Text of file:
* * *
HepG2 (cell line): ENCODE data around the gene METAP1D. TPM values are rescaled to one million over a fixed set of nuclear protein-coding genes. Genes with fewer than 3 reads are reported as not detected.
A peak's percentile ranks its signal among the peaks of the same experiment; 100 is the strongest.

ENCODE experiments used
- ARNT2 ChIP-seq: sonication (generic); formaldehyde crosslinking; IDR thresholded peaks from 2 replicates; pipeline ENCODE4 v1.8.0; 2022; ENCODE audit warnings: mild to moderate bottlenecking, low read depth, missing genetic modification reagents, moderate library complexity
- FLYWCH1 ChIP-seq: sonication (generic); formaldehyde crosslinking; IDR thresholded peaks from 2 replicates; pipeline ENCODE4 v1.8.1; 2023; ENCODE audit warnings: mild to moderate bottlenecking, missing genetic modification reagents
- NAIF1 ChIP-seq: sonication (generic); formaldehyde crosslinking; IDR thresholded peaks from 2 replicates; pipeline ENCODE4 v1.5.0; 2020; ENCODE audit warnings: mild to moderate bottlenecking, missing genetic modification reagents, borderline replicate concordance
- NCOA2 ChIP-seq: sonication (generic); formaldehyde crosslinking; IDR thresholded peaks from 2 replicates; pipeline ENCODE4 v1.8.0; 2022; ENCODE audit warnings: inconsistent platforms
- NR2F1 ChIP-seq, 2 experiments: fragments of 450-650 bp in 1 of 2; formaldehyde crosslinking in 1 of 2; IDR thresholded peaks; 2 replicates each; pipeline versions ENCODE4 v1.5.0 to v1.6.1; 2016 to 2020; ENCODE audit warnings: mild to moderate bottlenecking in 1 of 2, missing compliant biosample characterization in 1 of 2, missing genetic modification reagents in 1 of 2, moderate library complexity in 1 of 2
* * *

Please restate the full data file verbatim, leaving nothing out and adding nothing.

HepG2 (cell line): ENCODE data around the gene METAP1D. TPM values are rescaled to one million over a fixed set of nuclear protein-coding genes. Genes with fewer than 3 reads are reported as not detected.
A peak's percentile ranks its signal among the peaks of the same experiment; 100 is the strongest.

ENCODE experiments used
- ARNT2 ChIP-seq: sonication (generic); formaldehyde crosslinking; IDR thresholded peaks from 2 replicates; pipeline ENCODE4 v1.8.0; 2022; ENCODE audit warnings: mild to moderate bottlenecking, low read depth, missing genetic modification reagents, moderate library complexity
- FLYWCH1 ChIP-seq: sonication (generic); formaldehyde crosslinking; IDR thresholded peaks from 2 replicates; pipeline ENCODE4 v1.8.1; 2023; ENCODE audit warnings: mild to moderate bottlenecking, missing genetic modification reagents
- NAIF1 ChIP-seq: sonication (generic); formaldehyde crosslinking; IDR thresholded peaks from 2 replicates; pipeline ENCODE4 v1.5.0; 2020; ENCODE audit warnings: mild to moderate bottlenecking, missing genetic modification reagents, borderline replicate concordance
- NCOA2 ChIP-seq: sonication (generic); formaldehyde crosslinking; IDR thresholded peaks from 2 replicates; pipeline ENCODE4 v1.8.0; 2022; ENCODE audit warnings: inconsistent platforms
- NR2F1 ChIP-seq, 2 experiments: fragments of 450-650 bp in 1 of 2; formaldehyde crosslinking in 1 of 2; IDR thresholded peaks; 2 replicates each; pipeline versions ENCODE4 v1.5.0 to v1.6.1; 2016 to 2020; ENCODE audit warnings: mild to moderate bottlenecking in 1 of 2, missing compliant biosample characterization in 1 of 2, missing genetic modification reagents in 1 of 2, moderate library complexity in 1 of 2